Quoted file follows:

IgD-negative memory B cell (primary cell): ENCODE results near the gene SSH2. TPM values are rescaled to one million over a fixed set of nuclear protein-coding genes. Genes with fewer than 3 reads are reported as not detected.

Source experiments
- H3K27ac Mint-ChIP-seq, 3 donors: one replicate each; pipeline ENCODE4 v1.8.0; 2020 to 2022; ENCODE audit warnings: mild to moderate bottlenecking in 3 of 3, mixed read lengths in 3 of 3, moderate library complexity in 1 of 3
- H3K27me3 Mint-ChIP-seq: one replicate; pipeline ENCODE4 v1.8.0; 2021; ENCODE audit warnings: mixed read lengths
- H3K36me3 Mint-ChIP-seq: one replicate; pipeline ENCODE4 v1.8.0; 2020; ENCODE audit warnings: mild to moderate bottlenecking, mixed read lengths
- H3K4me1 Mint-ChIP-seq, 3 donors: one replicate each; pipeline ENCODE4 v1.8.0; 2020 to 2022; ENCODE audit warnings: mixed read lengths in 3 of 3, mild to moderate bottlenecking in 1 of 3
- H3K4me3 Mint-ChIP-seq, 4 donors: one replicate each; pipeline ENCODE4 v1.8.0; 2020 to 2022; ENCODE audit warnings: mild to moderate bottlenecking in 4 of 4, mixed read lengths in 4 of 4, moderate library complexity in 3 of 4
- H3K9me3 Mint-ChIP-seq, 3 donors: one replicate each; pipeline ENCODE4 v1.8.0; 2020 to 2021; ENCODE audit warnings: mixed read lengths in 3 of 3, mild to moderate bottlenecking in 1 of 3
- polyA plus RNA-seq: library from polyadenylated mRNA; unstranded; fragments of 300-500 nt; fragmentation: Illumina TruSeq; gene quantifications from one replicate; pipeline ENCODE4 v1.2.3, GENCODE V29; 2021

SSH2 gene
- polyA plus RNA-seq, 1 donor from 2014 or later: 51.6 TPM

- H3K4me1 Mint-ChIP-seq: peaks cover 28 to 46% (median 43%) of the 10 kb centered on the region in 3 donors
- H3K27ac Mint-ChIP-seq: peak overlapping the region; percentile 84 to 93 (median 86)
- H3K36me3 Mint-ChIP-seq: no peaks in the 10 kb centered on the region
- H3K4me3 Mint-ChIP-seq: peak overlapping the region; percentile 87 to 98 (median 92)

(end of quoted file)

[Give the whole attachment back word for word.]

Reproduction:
IgD-negative memory B cell (primary cell): ENCODE results near the gene SSH2. TPM values are rescaled to one million over a fixed set of nuclear protein-coding genes. Genes with fewer than 3 reads are reported as not detected.

Source experiments
- H3K27ac Mint-ChIP-seq, 3 donors: one replicate each; pipeline ENCODE4 v1.8.0; 2020 to 2022; ENCODE audit warnings: mild to moderate bottlenecking in 3 of 3, mixed read lengths in 3 of 3, moderate library complexity in 1 of 3
- H3K27me3 Mint-ChIP-seq: one replicate; pipeline ENCODE4 v1.8.0; 2021; ENCODE audit warnings: mixed read lengths
- H3K36me3 Mint-ChIP-seq: one replicate; pipeline ENCODE4 v1.8.0; 2020; ENCODE audit warnings: mild to moderate bottlenecking, mixed read lengths
- H3K4me1 Mint-ChIP-seq, 3 donors: one replicate each; pipeline ENCODE4 v1.8.0; 2020 to 2022; ENCODE audit warnings: mixed read lengths in 3 of 3, mild to moderate bottlenecking in 1 of 3
- H3K4me3 Mint-ChIP-seq, 4 donors: one replicate each; pipeline ENCODE4 v1.8.0; 2020 to 2022; ENCODE audit warnings: mild to moderate bottlenecking in 4 of 4, mixed read lengths in 4 of 4, moderate library complexity in 3 of 4
- H3K9me3 Mint-ChIP-seq, 3 donors: one replicate each; pipeline ENCODE4 v1.8.0; 2020 to 2021; ENCODE audit warnings: mixed read lengths in 3 of 3, mild to moderate bottlenecking in 1 of 3
- polyA plus RNA-seq: library from polyadenylated mRNA; unstranded; fragments of 300-500 nt; fragmentation: Illumina TruSeq; gene quantifications from one replicate; pipeline ENCODE4 v1.2.3, GENCODE V29; 2021

SSH2 gene
- polyA plus RNA-seq, 1 donor from 2014 or later: 51.6 TPM

- H3K4me1 Mint-ChIP-seq: peaks cover 28 to 46% (median 43%) of the 10 kb centered on the region in 3 donors
- H3K27ac Mint-ChIP-seq: peak overlapping the region; percentile 84 to 93 (median 86)
- H3K36me3 Mint-ChIP-seq: no peaks in the 10 kb centered on the region
- H3K4me3 Mint-ChIP-seq: peak overlapping the region; percentile 87 to 98 (median 92)